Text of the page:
Unabridged Introduction (pdf)
A charter city is a new type of special reform zone. It extends the concept of a special economic zone by increasing its size and expanding the scope of its reforms. It must be large enough to accommodate a city with millions of workers and residents. Its reforms must extend to all the rules needed to support exchange in a modern market economy and structure interactions in a well-run city.
The concept allows for cross-national government partnerships that facilitate the transfer of working systems of rules to greenfield locations. By adhering strictly to two key principles — that the new rules apply only to people who choose to live under them and that they apply equally to all residents — rules can be copied from elsewhere and still achieve a high degree of local legitimacy.
The Role for Rules
In too many places, weak or outdated rules hold people back. Some rules limit who can sell power, so electricity is expensive. Others fail to contain crime. Others make it difficult to start a business or open a plant. Because of this, firms build new factories not in places where the need for work is highest, but in places where electricity is inexpensive, people and property are safe, and doing business is relatively easy. The few workers who manage to migrate from places with inefficient rules to places with better rules end up earning wages that are many times higher than what they can earn in the places they leave behind.
The worldʼs poor know that better rules prevail elsewhere. Gallup reports that 630 million people would like to move permanently to another country. If they could, more would surely follow, but they cannot because voters in the countries where they want to go, the countries with the best rules, will not let them in.
The world needn’t choose between forcing migration on countries that do not want it and shutting out those who want to escape inefficient rules. Charter cities offer a third option. By copying rules that work, new cities can quickly give millions of people the chance to move to places that start with better rules.
Charter City Structure
The concept is very flexible, but all charter cities should share these four elements:
- A vacant piece of land, large enough for an entire city.
- A charter that specifies in advance the broad rules that will apply there.
- A commitment to choice, backed by voluntary entry and free exit for all residents.
- A commitment to the equal application of all rules to all residents.
The broad commitment to choice means that no person, employer, investor, or country can be coerced into participating. Only a country that wants to create a new charter city will contribute the land to build one. Only people who make an affirmative decision to move to the new city will live under its rules. They will stay only if its rules are as good as those offered by competing cities.
A charter should describe the process whereby the detailed rules and regulations will be established and enforced in a city. It should provide a foundation for a legal system that will let the city grow and prosper. This legal system, possibly backed by the credibility of a partner country, will be particularly important in the early years of the cityʼs development, when private investors finance most of the required urban infrastructure.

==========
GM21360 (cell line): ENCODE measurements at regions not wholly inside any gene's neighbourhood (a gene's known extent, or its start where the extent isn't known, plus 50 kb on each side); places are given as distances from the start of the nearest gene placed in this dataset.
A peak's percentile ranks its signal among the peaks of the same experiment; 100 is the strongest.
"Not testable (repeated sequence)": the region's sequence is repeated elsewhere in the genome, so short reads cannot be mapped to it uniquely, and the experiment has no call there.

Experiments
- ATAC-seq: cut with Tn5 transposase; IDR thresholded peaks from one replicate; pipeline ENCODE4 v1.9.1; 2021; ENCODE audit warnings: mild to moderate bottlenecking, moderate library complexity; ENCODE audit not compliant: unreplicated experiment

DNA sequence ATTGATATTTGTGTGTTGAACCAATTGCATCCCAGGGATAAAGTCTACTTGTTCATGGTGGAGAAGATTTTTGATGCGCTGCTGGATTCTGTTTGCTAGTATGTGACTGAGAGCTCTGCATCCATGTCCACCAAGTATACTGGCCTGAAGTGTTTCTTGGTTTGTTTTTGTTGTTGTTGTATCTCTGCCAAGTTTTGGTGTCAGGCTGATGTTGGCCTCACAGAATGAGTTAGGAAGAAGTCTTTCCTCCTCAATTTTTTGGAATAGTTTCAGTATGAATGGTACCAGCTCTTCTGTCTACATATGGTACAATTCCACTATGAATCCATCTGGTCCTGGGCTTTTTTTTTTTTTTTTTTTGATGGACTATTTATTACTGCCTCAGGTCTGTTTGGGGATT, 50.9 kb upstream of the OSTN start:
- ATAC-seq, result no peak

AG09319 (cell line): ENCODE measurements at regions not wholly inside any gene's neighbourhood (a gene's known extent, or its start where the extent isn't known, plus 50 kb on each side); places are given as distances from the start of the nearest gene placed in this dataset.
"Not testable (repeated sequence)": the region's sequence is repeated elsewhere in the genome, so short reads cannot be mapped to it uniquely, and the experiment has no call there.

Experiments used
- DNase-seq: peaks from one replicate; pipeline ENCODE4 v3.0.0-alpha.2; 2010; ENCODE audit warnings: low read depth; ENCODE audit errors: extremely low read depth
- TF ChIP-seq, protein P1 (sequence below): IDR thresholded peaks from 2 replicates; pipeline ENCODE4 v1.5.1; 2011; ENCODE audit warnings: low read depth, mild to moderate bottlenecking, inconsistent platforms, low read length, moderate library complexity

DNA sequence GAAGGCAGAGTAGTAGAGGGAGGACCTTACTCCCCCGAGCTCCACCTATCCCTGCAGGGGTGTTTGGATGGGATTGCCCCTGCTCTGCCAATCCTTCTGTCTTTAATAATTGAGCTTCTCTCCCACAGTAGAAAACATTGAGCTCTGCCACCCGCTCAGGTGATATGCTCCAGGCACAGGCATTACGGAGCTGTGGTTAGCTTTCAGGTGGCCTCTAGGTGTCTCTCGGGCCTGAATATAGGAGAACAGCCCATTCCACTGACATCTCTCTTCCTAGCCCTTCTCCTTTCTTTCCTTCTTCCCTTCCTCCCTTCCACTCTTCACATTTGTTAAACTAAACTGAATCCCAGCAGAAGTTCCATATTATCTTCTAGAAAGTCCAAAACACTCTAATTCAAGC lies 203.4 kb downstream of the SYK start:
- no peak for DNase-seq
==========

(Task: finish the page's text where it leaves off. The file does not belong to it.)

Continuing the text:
There are three distinct roles for participating nations: host, source, and guarantor. The host country provides the land. A source country supplies the people who move to the new city. A guarantor country ensures that the charter will be respected and enforced for decades into the future.
Because these roles can be played by a single nation or by several countries working together as partners, there are many potential arrangements. Consider the following hypothetical cases. (They do not reflect actual conversations or projects.)
- One country could assume all three roles, much as China did in establishing the special economic zone where the new city of Shenzhen emerged. India is considering such a path, using innovative governance structures and public-private partnerships to create new cities on greenfield sites.
- One country could serve as both the host and the guarantor. Another could be the primary source. For example, Brazil might create within its borders an open city with a special legal structure, inviting Haitians to be residents of this zone but not of Brazil as a whole. If conditions in Haiti do not improve or if local hostility to the UN’s MINUSTAH becomes excessively problematic, Brazil may need an alternative to the mission. A charter city in Brazil would give Haitians who want to live under Brazilian rules and policing a chance to do so, without forcing this arrangement on those who do not.
- One country could serve as both the host and the primary source, but a coalition of partners could act as guarantors. For example, Mauritania could host a charter city in which most of the residents are Mauritanians. New Zealand and Norway could act as guarantors. By cooperating with these partners, Mauritania may be able to induce higher levels of investment and employment than it could achieve on its own.
These are just a few of many possibilities. The UN estimates that 3 billion people will move to cities in the next few decades. The question is not whether, it’s where and under what conditions. As it stands, many of the people moving to cities will end up in slums. There is a better option. The world has room for dozens, perhaps hundreds, of newly chartered cities. Whether they involve countries acting alone or in partnerships, charter cities can create opportunities for millions of people to access better rules and lead safer, healthier, and more prosperous lives.